5

Focusing Warfare Research and Improving M&S

BACKGROUND

Given the need for research to improve the knowledge base on which M&S is based, how best might the Department of the Navy (and DOD) go about it? Although the issue is often posed as building better M&S, that is arguably an instance of the tail wagging the dog. Do we ask aeronautical engineers to build better models or to build better aircraft? Do we ask economists to build better models or to clarify important issues such as how to define a cost-of-living inflator? Why, then, do models and simulations have such a prominent place in current DOD thinking?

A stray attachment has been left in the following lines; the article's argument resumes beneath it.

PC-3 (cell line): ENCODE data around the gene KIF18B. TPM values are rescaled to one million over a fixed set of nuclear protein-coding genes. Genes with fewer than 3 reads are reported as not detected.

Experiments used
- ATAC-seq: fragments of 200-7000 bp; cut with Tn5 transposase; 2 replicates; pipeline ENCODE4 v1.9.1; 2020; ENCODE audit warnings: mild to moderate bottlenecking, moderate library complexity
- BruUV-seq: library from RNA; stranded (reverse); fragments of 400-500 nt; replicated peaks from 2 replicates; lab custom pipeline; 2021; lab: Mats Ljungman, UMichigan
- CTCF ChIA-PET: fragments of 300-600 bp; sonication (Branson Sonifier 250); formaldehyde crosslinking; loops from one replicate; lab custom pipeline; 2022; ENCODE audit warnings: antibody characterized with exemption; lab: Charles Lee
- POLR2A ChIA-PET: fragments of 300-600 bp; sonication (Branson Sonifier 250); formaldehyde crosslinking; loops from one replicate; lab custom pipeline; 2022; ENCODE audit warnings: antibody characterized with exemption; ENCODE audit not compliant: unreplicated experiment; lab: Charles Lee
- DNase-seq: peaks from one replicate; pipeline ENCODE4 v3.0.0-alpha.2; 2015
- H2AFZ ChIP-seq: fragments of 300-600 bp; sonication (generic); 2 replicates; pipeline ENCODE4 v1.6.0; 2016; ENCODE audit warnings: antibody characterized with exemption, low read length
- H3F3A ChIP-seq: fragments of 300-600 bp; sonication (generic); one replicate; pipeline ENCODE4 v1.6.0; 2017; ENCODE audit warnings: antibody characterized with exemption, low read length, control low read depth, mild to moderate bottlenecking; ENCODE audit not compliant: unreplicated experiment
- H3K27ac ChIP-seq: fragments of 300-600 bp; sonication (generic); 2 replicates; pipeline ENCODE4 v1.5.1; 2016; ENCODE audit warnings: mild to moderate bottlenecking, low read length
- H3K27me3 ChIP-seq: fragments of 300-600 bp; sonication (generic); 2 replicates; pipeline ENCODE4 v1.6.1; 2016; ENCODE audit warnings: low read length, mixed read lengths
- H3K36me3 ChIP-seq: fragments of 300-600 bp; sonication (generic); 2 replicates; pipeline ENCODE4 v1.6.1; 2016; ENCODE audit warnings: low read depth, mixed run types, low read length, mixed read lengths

In fact, there are several reasons. First, M&S products (as distinct from constantly changing personal tools) are needed to achieve the objectives of distributed training, exercising, and planning. Second, M&S products are needed to achieve the improvements in effectiveness and efficiency associated with making reusable objects in a generally available repository. The third reason, however, is one mentioned early in the report: that many people, particularly managers and software technologists, think of models as commodities and do not worry particularly about where the knowledge comes from to support the models. 1

The point here is not to criticize that view, because it has its place. Indeed, the insights from software engineering and management have great value for military science in which models and simulations are important, which includes the study of most complex military operations and phenomena. However, there